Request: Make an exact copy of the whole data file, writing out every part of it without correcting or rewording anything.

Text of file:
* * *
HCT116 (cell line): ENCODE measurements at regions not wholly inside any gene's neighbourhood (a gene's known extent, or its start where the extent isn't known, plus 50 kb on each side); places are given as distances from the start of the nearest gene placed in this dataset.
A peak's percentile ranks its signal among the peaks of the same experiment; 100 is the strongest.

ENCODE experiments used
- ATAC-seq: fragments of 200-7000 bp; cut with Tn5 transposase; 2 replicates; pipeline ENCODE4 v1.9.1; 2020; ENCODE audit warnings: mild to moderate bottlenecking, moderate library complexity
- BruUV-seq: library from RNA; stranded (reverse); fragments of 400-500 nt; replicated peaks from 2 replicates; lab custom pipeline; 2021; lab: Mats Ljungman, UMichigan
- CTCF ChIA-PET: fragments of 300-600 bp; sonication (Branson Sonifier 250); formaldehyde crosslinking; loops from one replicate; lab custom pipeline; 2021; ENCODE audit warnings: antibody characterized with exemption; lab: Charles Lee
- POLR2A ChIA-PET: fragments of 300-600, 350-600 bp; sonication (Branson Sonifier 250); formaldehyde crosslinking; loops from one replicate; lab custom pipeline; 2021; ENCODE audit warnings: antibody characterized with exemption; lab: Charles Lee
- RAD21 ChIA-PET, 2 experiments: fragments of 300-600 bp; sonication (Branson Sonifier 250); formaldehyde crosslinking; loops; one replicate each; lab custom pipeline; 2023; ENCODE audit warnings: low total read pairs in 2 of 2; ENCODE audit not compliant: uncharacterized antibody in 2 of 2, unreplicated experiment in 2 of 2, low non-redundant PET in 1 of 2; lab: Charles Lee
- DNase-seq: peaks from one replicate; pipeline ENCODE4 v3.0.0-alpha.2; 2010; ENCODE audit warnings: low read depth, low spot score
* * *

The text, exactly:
HCT116 (cell line): ENCODE measurements at regions not wholly inside any gene's neighbourhood (a gene's known extent, or its start where the extent isn't known, plus 50 kb on each side); places are given as distances from the start of the nearest gene placed in this dataset.
A peak's percentile ranks its signal among the peaks of the same experiment; 100 is the strongest.

ENCODE experiments used
- ATAC-seq: fragments of 200-7000 bp; cut with Tn5 transposase; 2 replicates; pipeline ENCODE4 v1.9.1; 2020; ENCODE audit warnings: mild to moderate bottlenecking, moderate library complexity
- BruUV-seq: library from RNA; stranded (reverse); fragments of 400-500 nt; replicated peaks from 2 replicates; lab custom pipeline; 2021; lab: Mats Ljungman, UMichigan
- CTCF ChIA-PET: fragments of 300-600 bp; sonication (Branson Sonifier 250); formaldehyde crosslinking; loops from one replicate; lab custom pipeline; 2021; ENCODE audit warnings: antibody characterized with exemption; lab: Charles Lee
- POLR2A ChIA-PET: fragments of 300-600, 350-600 bp; sonication (Branson Sonifier 250); formaldehyde crosslinking; loops from one replicate; lab custom pipeline; 2021; ENCODE audit warnings: antibody characterized with exemption; lab: Charles Lee
- RAD21 ChIA-PET, 2 experiments: fragments of 300-600 bp; sonication (Branson Sonifier 250); formaldehyde crosslinking; loops; one replicate each; lab custom pipeline; 2023; ENCODE audit warnings: low total read pairs in 2 of 2; ENCODE audit not compliant: uncharacterized antibody in 2 of 2, unreplicated experiment in 2 of 2, low non-redundant PET in 1 of 2; lab: Charles Lee
- DNase-seq: peaks from one replicate; pipeline ENCODE4 v3.0.0-alpha.2; 2010; ENCODE audit warnings: low read depth, low spot score